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I try to understand why the user has to call the taskYIELD_FROM_ISR() method and why it isn't automatically called by the RTOS within the xStreamBufferSendFromISR method.

My question refers to the FreeRTOS_Manual p. 369.

/* A stream buffer that has already been created. */
StreamBufferHandle_t xStreamBuffer;

void vAnInterruptServiceRoutine( void ) {
  size_t xBytesSent;
  char *pcStringToSend = "String to send";
  BaseType_t xHigherPriorityTaskWoken = pdFALSE;

  /* Attempt to send the string to the stream buffer. */
  xBytesSent = xStreamBufferSendFromISR(xStreamBuffer,(void *) pcStringToSend,strlen( pcStringToSend),&xHigherPriorityTaskWoken);

  if(xBytesSent != strlen(pcStringToSend)){
    /* There was not enough free space in the stream buffer for the entire string to be written, ut xBytesSent bytes were written. */
  }

  /* 
    If xHigherPriorityTaskWoken was set to pdTRUE inside xStreamBufferSendFromISR() then a    
    task that has a priority above the priority of the currently executing task was unblocked 
    and a context switch should be performed to ensure the ISR returns to the unblocked task. 
    In most FreeRTOS ports this is done by simply passing xHigherPriorityTaskWoken into 
    taskYIELD_FROM_ISR(), which will test the variables value, and perform the context switch 
    if necessary. Check the documentation for the port in use for port specific instructions. 
  */

  taskYIELD_FROM_ISR(xHigherPriorityTaskWoken);
}

My understanding of the scenario

Preconditions

  • There are two tasks
    • Task1 (high priority) and Task2 (low priority)
  • Task1 is in Blocked-State waiting for a streamBuffer input
  • Task2 is in Running-State and is interrupted from vAnInterruptServiceRoutine

Within the ISR

  • The ISR method calls xStreamBufferSendFromISR()
  • This call means, that the Blocked-State of Task1 changes into the Ready-State

Case A If the ISR method is returning now, the scheduler will not be called and Task2 is running until the time slice period is over and then the scheduler switches to the high prior Task1.

Case B If the ISR method calls taskYIELD_FROM_ISR(xHigherPriorityTaskWoken); at last, the scheduler will be called and after returning the ISR, Task1 will be running instead of Task2.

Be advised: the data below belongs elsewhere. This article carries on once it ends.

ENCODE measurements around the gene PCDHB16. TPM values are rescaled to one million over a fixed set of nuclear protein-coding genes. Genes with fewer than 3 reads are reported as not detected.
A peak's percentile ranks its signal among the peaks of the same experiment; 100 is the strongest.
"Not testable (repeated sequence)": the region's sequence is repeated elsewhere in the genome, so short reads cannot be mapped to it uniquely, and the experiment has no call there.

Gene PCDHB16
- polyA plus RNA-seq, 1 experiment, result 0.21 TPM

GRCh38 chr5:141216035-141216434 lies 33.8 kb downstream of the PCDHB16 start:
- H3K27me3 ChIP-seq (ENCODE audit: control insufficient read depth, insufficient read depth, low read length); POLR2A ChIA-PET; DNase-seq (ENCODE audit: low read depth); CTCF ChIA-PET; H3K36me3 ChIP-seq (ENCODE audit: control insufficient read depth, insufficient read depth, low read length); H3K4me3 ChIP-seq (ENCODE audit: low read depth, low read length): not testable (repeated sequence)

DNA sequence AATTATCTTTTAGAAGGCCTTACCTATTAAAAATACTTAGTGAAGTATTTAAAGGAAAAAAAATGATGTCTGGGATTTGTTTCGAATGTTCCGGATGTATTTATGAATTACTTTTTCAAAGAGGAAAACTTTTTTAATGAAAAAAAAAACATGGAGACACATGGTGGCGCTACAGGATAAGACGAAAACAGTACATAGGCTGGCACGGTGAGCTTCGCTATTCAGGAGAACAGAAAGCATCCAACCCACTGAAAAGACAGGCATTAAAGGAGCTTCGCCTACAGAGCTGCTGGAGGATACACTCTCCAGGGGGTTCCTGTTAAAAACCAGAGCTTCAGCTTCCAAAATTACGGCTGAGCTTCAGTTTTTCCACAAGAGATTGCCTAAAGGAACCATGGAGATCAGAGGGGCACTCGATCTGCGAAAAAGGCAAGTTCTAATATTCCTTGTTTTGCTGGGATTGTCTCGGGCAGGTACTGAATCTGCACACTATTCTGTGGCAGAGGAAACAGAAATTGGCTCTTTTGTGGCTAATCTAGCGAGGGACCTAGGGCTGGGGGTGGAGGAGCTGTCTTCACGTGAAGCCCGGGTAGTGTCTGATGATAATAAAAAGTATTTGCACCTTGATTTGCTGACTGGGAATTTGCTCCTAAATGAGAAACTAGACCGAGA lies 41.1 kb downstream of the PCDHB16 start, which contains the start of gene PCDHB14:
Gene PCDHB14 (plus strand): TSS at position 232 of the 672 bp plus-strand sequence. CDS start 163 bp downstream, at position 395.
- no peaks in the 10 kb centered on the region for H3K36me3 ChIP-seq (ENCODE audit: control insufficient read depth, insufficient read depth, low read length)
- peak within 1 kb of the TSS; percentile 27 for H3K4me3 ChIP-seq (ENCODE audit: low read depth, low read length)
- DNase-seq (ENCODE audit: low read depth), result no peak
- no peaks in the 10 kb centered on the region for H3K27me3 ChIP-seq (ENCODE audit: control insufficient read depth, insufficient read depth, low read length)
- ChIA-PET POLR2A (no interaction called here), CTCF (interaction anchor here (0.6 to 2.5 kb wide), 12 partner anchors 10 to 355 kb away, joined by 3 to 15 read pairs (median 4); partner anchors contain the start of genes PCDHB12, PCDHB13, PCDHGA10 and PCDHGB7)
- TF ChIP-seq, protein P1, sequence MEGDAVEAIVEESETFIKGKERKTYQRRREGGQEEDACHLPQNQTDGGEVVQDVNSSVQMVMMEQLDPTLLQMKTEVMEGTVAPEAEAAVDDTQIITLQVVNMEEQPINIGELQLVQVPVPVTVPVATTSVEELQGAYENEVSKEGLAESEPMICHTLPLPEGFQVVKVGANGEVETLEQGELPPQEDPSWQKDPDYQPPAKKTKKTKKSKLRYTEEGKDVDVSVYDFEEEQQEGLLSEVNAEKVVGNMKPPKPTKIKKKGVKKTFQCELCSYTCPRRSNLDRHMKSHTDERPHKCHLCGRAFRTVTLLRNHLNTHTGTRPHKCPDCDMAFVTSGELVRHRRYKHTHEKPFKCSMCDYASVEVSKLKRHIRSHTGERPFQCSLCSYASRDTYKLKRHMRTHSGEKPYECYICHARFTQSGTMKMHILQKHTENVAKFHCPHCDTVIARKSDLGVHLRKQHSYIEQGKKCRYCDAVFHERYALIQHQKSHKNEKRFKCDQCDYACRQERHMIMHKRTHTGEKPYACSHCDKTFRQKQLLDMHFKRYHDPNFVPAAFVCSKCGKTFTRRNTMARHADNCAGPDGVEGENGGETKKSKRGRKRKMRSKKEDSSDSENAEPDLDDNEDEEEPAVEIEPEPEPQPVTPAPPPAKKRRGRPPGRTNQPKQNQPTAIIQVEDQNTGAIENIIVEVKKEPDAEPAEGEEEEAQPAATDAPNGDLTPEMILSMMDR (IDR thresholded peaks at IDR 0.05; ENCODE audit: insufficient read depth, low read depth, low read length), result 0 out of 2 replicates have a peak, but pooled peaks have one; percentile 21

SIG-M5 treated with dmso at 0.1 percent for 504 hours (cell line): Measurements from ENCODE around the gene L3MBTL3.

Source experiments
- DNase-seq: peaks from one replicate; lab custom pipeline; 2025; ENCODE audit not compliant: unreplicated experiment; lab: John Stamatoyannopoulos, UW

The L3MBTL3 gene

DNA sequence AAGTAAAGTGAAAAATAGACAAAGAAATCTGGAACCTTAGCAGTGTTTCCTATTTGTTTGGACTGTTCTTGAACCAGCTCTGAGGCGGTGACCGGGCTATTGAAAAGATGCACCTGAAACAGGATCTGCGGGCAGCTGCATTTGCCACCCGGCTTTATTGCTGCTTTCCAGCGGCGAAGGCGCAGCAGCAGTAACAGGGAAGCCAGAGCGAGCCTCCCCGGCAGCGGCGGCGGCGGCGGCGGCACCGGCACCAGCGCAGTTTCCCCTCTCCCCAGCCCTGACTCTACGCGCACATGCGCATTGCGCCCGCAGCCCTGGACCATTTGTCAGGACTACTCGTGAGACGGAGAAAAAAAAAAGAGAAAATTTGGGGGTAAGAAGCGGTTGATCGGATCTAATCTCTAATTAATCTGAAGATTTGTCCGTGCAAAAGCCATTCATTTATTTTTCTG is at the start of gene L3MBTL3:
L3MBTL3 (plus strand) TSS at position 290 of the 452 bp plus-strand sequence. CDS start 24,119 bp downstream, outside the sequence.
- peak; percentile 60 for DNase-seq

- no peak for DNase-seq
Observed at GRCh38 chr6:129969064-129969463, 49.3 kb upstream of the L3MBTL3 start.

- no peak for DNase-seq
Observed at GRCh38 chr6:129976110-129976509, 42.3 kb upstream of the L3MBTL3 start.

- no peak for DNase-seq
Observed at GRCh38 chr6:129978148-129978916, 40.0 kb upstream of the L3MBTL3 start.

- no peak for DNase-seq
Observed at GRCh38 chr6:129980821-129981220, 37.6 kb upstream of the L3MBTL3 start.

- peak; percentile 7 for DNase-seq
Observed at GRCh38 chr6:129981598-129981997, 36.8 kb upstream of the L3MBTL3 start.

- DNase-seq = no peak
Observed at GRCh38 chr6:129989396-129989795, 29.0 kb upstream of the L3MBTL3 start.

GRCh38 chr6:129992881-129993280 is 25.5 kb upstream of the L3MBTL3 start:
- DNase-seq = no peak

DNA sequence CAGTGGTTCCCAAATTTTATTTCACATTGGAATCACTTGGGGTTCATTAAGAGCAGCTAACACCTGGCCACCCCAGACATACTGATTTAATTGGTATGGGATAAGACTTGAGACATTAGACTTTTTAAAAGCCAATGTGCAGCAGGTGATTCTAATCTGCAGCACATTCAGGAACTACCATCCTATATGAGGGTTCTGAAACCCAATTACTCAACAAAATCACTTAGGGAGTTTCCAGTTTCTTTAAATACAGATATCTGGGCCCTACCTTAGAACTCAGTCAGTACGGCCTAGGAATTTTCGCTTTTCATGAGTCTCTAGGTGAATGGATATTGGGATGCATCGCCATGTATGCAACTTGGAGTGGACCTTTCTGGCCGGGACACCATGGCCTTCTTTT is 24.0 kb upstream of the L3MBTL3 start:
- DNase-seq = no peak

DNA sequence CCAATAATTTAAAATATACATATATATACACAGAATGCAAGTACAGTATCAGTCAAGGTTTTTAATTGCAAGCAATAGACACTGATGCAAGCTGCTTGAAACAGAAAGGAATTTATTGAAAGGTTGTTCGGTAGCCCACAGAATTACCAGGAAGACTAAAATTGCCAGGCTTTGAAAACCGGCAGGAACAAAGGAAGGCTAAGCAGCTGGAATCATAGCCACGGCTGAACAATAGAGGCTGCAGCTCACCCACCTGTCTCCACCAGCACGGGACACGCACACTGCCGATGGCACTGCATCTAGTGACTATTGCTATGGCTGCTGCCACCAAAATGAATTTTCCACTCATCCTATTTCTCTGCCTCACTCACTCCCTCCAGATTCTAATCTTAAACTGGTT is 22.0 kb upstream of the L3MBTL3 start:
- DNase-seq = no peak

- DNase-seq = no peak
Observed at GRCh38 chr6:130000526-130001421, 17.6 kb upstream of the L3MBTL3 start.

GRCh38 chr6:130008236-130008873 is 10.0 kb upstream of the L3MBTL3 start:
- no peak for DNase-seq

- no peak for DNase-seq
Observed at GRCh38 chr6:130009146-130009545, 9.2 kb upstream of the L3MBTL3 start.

Questions

  1. Is it right, that Task2 will be executed until a time slice period is over or is there another tigger for the task switch?
  2. Why is the taskYIELD_FROM_ISR() method not called automatically by the RTOS when calling xStreamBufferSendFromISR()?

2 Answers 2

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  1. Yes, without a call to taskYIELD_FROM_ISR, the scheduler gives context to Task1 on the next scheduled tick. This can be verified with Segger SystemView. uartPrintTask blocks on a semaphore and then prints data from a buffer. Notice the long delay between when uartPrintTask is "ready" and when it is "running". This delay is variable - although it never lasts longer than 1mS (the tick rate in the example) enter image description here

Now, the same example with taskYIELD_FROM_ISR added at the end of the ISR. uartPrintTask is consistently executed after the ISR enter image description here 2. FreeRTOS can't automatically call anything from an ISR. You've got full control over all interrupts. taskYIELD_FROM_ISR should be placed at the end of your ISR implementation (but you may have placed the call to xStreamBufferSendFromISR anywhere in the ISR).

One of the beautiful things about FreeRTOS (in my opinion) is that it doesn't hijack anything and gives tons of flexibility. You can have interrupts that execute completely "underneath" the RTOS - FreeRTOS doesn't need to know anything about them. Not automatically calling taskYIELD_FROM_ISR is another example of this flexibility (in my opinion).

From the SafeRTOS manual: